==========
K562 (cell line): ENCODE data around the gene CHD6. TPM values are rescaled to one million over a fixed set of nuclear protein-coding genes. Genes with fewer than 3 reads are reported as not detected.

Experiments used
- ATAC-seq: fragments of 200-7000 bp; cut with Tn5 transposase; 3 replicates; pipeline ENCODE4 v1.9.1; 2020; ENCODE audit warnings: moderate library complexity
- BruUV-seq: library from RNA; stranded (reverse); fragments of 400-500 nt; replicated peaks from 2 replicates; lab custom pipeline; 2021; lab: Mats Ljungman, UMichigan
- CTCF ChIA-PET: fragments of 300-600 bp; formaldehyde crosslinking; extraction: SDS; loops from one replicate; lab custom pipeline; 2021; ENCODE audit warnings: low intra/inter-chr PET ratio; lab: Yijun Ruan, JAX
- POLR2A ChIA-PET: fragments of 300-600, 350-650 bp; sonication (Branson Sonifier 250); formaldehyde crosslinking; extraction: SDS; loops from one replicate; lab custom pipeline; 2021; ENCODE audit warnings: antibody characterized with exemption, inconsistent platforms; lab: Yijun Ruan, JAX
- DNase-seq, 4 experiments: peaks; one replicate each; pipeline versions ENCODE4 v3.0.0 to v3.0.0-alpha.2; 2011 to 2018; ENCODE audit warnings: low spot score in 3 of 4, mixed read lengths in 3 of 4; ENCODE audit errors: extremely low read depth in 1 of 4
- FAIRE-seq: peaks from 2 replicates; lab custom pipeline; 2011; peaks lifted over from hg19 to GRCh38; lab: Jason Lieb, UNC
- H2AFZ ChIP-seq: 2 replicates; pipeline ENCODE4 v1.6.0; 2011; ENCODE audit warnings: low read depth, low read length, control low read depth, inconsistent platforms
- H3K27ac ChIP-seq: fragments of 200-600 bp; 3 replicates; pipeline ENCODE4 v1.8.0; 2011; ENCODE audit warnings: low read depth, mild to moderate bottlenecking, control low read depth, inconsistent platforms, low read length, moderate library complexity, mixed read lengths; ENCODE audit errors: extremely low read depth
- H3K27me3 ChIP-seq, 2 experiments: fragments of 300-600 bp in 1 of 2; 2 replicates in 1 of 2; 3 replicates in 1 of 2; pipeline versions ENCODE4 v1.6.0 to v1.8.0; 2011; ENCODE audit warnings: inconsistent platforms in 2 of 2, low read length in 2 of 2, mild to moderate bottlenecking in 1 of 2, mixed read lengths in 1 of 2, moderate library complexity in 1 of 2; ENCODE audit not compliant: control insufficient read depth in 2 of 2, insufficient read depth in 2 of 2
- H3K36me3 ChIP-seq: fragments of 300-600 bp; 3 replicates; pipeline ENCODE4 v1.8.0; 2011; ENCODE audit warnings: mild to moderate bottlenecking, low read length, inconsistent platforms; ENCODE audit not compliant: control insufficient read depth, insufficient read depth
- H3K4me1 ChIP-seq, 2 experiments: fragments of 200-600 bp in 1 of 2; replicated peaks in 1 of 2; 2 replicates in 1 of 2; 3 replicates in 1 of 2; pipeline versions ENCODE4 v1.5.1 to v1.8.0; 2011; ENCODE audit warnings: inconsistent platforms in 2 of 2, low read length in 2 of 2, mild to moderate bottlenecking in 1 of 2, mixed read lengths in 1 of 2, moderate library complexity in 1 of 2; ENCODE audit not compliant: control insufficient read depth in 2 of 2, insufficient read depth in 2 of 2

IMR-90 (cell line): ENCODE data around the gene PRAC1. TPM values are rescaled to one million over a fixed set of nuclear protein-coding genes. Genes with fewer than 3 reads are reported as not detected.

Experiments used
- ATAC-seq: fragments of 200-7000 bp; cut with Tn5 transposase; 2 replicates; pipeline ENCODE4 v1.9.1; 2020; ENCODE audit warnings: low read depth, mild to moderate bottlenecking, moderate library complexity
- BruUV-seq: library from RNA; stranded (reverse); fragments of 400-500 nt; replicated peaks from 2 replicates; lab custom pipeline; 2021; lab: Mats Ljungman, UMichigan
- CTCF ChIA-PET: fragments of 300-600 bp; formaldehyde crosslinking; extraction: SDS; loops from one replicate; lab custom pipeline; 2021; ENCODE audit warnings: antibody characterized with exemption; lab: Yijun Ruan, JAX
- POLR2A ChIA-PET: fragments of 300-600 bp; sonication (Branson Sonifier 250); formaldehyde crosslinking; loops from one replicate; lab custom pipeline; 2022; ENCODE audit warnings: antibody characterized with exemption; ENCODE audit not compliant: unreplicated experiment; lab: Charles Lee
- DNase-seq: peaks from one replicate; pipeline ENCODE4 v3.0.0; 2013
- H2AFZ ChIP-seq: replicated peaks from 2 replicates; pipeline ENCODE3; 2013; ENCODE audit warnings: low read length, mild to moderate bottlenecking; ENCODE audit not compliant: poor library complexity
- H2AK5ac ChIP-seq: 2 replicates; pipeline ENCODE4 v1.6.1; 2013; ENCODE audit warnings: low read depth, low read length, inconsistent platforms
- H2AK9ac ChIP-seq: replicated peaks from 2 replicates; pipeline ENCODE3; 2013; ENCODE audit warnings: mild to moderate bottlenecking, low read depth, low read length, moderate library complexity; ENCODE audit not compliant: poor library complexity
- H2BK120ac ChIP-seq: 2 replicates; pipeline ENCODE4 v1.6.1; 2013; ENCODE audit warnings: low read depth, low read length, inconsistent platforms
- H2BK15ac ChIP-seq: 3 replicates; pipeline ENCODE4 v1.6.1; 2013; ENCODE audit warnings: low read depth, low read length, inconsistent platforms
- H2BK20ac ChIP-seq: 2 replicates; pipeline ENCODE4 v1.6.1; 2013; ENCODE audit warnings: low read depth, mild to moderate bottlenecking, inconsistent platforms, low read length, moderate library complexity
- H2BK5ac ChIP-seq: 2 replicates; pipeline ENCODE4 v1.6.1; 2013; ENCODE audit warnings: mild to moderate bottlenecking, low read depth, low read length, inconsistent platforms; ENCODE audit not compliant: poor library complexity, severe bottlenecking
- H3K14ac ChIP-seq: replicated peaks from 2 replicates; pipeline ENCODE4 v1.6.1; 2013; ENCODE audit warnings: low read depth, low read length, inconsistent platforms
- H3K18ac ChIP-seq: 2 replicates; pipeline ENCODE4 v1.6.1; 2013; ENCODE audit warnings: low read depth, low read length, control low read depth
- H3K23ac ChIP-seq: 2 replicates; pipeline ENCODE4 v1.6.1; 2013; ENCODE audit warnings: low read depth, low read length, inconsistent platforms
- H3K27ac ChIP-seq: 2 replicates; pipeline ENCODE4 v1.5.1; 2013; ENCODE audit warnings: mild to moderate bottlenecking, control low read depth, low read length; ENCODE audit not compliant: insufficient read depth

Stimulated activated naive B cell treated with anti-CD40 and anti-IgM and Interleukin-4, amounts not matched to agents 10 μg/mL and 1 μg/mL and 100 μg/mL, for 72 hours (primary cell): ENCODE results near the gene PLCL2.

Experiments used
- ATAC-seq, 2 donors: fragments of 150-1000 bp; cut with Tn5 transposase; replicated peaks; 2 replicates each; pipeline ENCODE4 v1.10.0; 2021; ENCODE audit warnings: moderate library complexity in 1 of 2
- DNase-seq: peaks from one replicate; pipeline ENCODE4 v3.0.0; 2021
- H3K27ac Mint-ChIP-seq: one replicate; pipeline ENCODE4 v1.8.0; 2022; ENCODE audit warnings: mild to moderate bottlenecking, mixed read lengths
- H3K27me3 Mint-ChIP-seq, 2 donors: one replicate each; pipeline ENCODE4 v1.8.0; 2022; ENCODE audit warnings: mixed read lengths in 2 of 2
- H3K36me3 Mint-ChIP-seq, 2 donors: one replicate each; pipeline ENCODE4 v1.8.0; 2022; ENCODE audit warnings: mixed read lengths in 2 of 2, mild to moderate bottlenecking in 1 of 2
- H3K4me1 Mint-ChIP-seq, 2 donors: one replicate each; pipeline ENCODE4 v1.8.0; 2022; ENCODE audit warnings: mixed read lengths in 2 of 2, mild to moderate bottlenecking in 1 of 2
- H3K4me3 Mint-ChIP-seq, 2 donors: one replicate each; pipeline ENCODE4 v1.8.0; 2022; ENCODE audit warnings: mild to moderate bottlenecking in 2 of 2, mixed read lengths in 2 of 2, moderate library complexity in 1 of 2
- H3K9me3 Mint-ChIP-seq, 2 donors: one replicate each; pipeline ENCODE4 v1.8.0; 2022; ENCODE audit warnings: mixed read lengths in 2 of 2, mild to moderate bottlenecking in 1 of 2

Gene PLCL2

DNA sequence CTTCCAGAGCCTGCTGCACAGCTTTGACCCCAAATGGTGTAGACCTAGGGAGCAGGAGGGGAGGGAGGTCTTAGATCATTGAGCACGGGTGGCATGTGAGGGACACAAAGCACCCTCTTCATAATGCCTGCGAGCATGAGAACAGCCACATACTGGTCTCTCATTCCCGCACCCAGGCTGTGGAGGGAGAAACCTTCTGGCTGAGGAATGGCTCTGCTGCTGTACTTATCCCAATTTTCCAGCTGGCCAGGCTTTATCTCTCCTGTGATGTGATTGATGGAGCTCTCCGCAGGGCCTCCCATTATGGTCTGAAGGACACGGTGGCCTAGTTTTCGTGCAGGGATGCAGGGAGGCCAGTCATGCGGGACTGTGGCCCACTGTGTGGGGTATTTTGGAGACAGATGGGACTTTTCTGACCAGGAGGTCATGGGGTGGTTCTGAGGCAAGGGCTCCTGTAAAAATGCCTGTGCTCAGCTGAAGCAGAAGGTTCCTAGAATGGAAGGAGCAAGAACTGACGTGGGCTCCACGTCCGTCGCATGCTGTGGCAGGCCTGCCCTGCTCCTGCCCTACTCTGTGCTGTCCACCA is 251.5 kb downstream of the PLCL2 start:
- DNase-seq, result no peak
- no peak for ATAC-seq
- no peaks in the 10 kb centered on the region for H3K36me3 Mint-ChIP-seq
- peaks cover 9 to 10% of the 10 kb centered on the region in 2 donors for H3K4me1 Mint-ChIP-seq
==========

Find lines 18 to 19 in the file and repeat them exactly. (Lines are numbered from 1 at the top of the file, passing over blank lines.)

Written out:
- CTCF ChIA-PET: fragments of 300-600 bp; formaldehyde crosslinking; extraction: SDS; loops from one replicate; lab custom pipeline; 2021; ENCODE audit warnings: antibody characterized with exemption; lab: Yijun Ruan, JAX
- POLR2A ChIA-PET: fragments of 300-600 bp; sonication (Branson Sonifier 250); formaldehyde crosslinking; loops from one replicate; lab custom pipeline; 2022; ENCODE audit warnings: antibody characterized with exemption; ENCODE audit not compliant: unreplicated experiment; lab: Charles Lee